At a budget meeting early in his administration, President Reagan pondered paying for part of the defense buildup by selling off other assets. "I wonder how much we could get for Rhode Island?" he joked.
Well, maybe not Rhode Island. But how about Nevada? The feds own almost all the land there.
As every good business manager knows, rather than go further into debt it often makes sense to finance new acquisitions by selling off old, less productive assets.
Well, Congress has racked up trillions in new spending recently, heaping up long-term debt to buy government assets, from General Motors to new roads and bridges. This debt will be a huge financial burden on our children and grandchildren.
Rather than saddle future generations with higher taxes, why not pay off some of this debt by selling off something the government has plenty of - land.
Uncle Sam owns almost 700 million acres of land - roughly a million square miles. That's four times the area of California and New York combined, and one-third of the entire country. This federal footprint is heavily concentrated in the West. Uncle Sam owns 85 percent of Nevada, 70 percent of Alaska and nearly half of California.
By contrast only 0.4 percent of Rhode Island is federally owned. Mr. Reagan picked the wrong state to auction.
Most federal land holdings fall into three broad categories: grazing land, where ranchers have access rights for their animals; timberland, where trees can be harvested privately; and wilderness and wildlife preserves.
In addition, the government owns just under a half-million buildings, with about 3 billion square feet of office space (about 10 square feet for every American).
How much is all this worth?
It's hard to say, since the government refuses to place a commercial value on its western land holdings. Still, using a benchmark of $525 per acre, as some do, selling off just one third of total federal holdings would bring in about $100 billion.
According to the Treasury's Financial Statement of the United States, the commercial value of buildings and related land owned by the government is nearly $400 billion, roughly half of which is defense-related. Much of this is hardly a candidate for sale. But the government routinely overlooks the commercial value of its own property. It does little to figure out how to sell and trade property to meet its office needs while generating sales revenue.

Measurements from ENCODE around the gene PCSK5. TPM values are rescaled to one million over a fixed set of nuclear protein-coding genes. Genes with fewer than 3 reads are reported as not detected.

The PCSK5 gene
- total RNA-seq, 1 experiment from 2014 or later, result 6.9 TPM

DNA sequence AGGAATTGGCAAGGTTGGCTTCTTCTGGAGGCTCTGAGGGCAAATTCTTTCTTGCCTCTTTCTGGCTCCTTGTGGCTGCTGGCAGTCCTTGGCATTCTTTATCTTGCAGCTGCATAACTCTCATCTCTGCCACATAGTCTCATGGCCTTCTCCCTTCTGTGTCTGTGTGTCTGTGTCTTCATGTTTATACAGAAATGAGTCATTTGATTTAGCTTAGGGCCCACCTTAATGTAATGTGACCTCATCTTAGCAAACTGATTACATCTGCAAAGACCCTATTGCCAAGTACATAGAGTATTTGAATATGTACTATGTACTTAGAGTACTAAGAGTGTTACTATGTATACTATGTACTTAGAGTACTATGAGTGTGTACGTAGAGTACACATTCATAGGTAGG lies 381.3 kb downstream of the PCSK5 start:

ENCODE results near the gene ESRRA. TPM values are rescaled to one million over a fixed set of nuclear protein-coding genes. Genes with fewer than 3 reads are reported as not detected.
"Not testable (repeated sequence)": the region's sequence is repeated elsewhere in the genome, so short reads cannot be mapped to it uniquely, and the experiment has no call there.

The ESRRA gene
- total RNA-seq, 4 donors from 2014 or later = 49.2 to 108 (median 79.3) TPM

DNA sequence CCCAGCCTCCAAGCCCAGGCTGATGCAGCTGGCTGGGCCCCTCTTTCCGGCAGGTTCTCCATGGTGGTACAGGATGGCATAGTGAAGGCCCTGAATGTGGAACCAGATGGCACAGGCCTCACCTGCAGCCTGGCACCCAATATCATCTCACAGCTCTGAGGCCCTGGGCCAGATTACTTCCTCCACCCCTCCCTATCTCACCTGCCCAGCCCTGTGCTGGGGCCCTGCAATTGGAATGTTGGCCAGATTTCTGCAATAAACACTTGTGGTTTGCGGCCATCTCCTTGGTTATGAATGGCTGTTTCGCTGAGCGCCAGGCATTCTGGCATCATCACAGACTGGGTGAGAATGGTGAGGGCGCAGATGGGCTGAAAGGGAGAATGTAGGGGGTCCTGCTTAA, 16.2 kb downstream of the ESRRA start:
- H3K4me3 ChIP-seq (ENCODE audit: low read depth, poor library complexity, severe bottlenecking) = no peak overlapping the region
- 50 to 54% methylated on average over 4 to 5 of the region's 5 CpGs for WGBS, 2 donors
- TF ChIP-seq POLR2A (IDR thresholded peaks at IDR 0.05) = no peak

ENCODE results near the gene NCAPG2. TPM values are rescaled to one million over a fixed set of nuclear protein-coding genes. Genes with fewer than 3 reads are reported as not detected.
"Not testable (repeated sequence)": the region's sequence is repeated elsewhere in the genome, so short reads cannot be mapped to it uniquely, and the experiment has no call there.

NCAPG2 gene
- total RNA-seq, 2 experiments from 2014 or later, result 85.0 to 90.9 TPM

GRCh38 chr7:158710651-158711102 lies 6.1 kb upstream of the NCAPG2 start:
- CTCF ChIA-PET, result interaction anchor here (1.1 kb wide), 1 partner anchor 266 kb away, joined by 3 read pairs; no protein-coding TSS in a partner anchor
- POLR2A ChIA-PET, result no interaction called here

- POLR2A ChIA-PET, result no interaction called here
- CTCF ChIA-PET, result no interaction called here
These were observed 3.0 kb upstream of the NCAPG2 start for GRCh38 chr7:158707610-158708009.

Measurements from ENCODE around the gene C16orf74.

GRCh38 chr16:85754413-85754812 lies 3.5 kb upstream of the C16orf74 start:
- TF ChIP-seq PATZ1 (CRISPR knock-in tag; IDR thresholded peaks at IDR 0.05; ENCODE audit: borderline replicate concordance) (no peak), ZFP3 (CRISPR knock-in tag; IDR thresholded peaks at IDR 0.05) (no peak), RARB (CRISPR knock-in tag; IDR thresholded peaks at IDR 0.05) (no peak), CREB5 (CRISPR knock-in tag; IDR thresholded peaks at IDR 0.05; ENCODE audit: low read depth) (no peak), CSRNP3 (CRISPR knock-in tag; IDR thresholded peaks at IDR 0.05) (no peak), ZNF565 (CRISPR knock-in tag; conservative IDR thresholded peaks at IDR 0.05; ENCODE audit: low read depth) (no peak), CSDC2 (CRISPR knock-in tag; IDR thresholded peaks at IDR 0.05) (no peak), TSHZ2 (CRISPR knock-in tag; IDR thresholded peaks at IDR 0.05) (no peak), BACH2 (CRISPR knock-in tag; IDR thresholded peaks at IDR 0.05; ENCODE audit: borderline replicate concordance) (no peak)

Taxpayers would be better served if Uncle Sam spun off much of his holdings into regional real estate investment trusts, partly sold off to commercial investors. These trusts would manage the government's facility needs while generating sales revenue for underused properties.
What about western land? Proposals to sell that are taken by some to be akin to an attack on Smokey the Bear. But that reaction overlooks many problems with excessive public ownership.
The major problem is that ownership by "the public" actually means no direct ownership by anyone. So nobody, including government agencies, has a real incentive to manage lands carefully to enhance their long-term value. For instance, ranchers can buy permits to graze their cattle on federal land, but because they don't own it they are reluctant to invest their own money to improve the land. Just like a tenant doesn't have much incentive to maintain his landlord's apartment.
That's why market-oriented resource economists like John Baden and Richard Stroup have long argued that novel forms of private ownership would improve natural resources while bringing in money to pay down debt. They point to examples of private fish streams in Scotland and private wildlife management in parts of Africa as successful models.
In the U.S., environmental organizations like the Audubon Society also have a long history of owning land. As owners, these organizations have a strong incentive to permit careful use of their land, such as allowing oil and other mineral exploration, to raise revenue to pay for enhancements and to acquire other land.
So while much western land could and should be sold to private investors, as it was in the east and Midwest many years ago, some more environmentally sensitive land could be sold to joint ventures headed up by environmental organizations. The result: money to pay down debt together with better managed land.
The federal budget looks increasingly like an R-rated horror movie, where Americans under 18 don't get to see the accumulating debt in case they get nightmares. Any lawmaker with fiscal integrity should be trying to stop the wave of debt. The next step is to roll it back. And Congress could get things rolling the right way by selling federal land - in ways that produce better management as well as raise cash.
Stuart M. Butler, Ph.D., is Vice President for Domestic and Economic Policy Studies at The Heritage Foundation.
First Appeared in the Washington Times